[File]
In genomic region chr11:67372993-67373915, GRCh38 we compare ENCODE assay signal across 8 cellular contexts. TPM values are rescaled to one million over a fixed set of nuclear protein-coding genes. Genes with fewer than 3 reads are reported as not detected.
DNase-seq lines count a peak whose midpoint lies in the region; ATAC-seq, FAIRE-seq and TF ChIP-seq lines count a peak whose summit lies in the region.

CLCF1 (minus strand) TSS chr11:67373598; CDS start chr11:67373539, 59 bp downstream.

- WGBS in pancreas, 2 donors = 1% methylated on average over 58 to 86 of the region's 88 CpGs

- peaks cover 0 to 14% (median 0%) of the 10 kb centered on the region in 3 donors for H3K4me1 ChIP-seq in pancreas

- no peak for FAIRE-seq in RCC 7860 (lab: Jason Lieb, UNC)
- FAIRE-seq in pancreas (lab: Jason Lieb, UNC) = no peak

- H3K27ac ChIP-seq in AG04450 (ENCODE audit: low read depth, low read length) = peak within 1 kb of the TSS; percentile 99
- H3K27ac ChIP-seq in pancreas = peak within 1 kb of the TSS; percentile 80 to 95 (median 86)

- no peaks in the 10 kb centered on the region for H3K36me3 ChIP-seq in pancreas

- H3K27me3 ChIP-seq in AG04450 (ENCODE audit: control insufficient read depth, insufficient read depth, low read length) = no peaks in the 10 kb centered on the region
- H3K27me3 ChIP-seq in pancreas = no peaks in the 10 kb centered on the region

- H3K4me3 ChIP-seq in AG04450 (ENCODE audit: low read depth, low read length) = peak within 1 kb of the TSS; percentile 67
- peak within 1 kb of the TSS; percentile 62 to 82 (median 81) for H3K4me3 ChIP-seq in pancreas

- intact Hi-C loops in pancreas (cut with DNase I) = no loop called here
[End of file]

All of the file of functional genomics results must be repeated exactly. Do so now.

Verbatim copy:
In genomic region chr11:67372993-67373915, GRCh38 we compare ENCODE assay signal across 8 cellular contexts. TPM values are rescaled to one million over a fixed set of nuclear protein-coding genes. Genes with fewer than 3 reads are reported as not detected.
DNase-seq lines count a peak whose midpoint lies in the region; ATAC-seq, FAIRE-seq and TF ChIP-seq lines count a peak whose summit lies in the region.

CLCF1 (minus strand) TSS chr11:67373598; CDS start chr11:67373539, 59 bp downstream.

- WGBS in pancreas, 2 donors = 1% methylated on average over 58 to 86 of the region's 88 CpGs

- peaks cover 0 to 14% (median 0%) of the 10 kb centered on the region in 3 donors for H3K4me1 ChIP-seq in pancreas

- no peak for FAIRE-seq in RCC 7860 (lab: Jason Lieb, UNC)
- FAIRE-seq in pancreas (lab: Jason Lieb, UNC) = no peak

- H3K27ac ChIP-seq in AG04450 (ENCODE audit: low read depth, low read length) = peak within 1 kb of the TSS; percentile 99
- H3K27ac ChIP-seq in pancreas = peak within 1 kb of the TSS; percentile 80 to 95 (median 86)

- no peaks in the 10 kb centered on the region for H3K36me3 ChIP-seq in pancreas

- H3K27me3 ChIP-seq in AG04450 (ENCODE audit: control insufficient read depth, insufficient read depth, low read length) = no peaks in the 10 kb centered on the region
- H3K27me3 ChIP-seq in pancreas = no peaks in the 10 kb centered on the region

- H3K4me3 ChIP-seq in AG04450 (ENCODE audit: low read depth, low read length) = peak within 1 kb of the TSS; percentile 67
- peak within 1 kb of the TSS; percentile 62 to 82 (median 81) for H3K4me3 ChIP-seq in pancreas

- intact Hi-C loops in pancreas (cut with DNase I) = no loop called here